Another week, another set of billion-dollar fines. Banking as usual.
So here we are again, this week various countries are fining (criminal fines not civil penalties) various global financial institutions billions of dollars/pounds each (ie a couple of days turnover). This time it's for a foreign exchange cartel, if I've understood right.
And as usual, managers are only responsible when things go right and they deserve a megabonus, not when things go wrong and they deserve (you choose).
No wonder the big banks see little reason to trade honestly and fairly, when any penalty they do occasionally pick up can and will be passed straight through to their paying customers.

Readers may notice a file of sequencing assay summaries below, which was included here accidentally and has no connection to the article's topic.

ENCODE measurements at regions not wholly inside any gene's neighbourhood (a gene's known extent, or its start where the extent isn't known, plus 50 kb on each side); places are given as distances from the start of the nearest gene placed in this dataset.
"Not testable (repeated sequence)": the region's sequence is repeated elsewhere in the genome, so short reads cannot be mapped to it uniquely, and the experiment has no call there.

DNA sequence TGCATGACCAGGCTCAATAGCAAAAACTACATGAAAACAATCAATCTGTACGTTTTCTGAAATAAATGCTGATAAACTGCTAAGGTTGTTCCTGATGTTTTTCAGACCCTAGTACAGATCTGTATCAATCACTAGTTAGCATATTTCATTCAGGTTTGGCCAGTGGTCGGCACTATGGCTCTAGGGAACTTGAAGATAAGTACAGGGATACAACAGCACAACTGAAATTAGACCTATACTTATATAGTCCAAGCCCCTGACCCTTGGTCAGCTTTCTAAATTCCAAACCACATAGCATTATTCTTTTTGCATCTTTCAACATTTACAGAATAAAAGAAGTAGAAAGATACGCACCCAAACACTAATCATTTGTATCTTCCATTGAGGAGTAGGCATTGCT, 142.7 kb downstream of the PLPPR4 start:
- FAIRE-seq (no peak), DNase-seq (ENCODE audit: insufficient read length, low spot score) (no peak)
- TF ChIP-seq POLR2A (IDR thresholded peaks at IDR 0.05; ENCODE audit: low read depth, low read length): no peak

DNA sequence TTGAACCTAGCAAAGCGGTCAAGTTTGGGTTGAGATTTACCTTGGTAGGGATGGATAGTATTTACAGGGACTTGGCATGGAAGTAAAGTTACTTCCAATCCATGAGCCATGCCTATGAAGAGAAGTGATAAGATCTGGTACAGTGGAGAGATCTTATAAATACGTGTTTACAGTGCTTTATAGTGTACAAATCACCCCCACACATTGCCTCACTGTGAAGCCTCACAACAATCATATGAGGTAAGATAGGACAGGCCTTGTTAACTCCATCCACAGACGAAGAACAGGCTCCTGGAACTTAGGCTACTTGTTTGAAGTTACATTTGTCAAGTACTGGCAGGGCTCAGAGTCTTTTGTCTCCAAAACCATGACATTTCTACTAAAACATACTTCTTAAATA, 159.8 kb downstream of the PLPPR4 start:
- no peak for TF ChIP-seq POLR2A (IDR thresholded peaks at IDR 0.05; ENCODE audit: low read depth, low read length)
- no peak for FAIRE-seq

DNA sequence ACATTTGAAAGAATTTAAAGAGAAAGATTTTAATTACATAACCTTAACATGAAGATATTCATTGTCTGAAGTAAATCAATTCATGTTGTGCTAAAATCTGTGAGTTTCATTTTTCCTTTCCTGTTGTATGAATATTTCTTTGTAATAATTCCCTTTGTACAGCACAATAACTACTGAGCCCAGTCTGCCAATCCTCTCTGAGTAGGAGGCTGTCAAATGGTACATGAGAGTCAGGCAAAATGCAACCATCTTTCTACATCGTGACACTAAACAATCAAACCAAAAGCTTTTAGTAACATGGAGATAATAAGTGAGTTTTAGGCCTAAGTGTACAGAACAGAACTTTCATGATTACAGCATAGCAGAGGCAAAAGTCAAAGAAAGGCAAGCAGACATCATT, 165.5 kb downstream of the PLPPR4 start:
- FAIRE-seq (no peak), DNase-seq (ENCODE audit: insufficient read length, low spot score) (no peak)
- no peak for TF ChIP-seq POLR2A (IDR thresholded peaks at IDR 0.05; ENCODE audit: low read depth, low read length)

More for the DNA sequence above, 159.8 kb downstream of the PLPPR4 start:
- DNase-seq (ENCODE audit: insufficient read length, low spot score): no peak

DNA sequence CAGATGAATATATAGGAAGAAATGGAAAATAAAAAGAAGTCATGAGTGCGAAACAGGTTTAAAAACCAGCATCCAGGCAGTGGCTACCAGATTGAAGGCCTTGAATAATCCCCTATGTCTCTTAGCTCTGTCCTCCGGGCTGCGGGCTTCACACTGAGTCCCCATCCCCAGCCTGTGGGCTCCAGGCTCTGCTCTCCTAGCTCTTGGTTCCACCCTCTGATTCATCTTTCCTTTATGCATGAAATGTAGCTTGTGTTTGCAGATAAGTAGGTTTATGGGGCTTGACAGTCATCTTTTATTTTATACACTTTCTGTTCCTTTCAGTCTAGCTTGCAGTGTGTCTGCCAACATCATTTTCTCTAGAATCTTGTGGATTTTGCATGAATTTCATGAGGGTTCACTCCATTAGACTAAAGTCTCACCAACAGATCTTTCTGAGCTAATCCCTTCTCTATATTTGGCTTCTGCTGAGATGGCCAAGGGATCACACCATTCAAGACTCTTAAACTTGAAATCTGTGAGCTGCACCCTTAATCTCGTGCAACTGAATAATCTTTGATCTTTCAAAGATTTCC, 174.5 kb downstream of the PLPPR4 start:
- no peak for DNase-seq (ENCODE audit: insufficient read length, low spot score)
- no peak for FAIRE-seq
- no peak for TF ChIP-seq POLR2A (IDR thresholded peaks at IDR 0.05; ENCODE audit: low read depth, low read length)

Banks behave badly, banks eventually get found out (not by regulators or auditors but by internal whistleblower in this case), banks get criminal convictions, banks have their wrist gently slapped, banks (and bank management) continue to do business largely the same way as before
Market forces don't seem to be working out quite right here. Not for the non-banksters anyway (and that includes any banks that are for some reason trying to play an honest game and hoping for a level playing field).
Highlight: The possibility of five large banks pleading guilty to criminal charges in a single day—including the largest and third-largest U.S. banks by assets, J.P. Morgan and Citigroup—would have been unthinkable only a few years ago, when executives warned the fallout from such a move would be disastrous to their ability to conduct business. But other large overseas banks have pleaded guilty to criminal charges in the past year, with minimal effects to their operations. The five banks said they expected little disruption to business.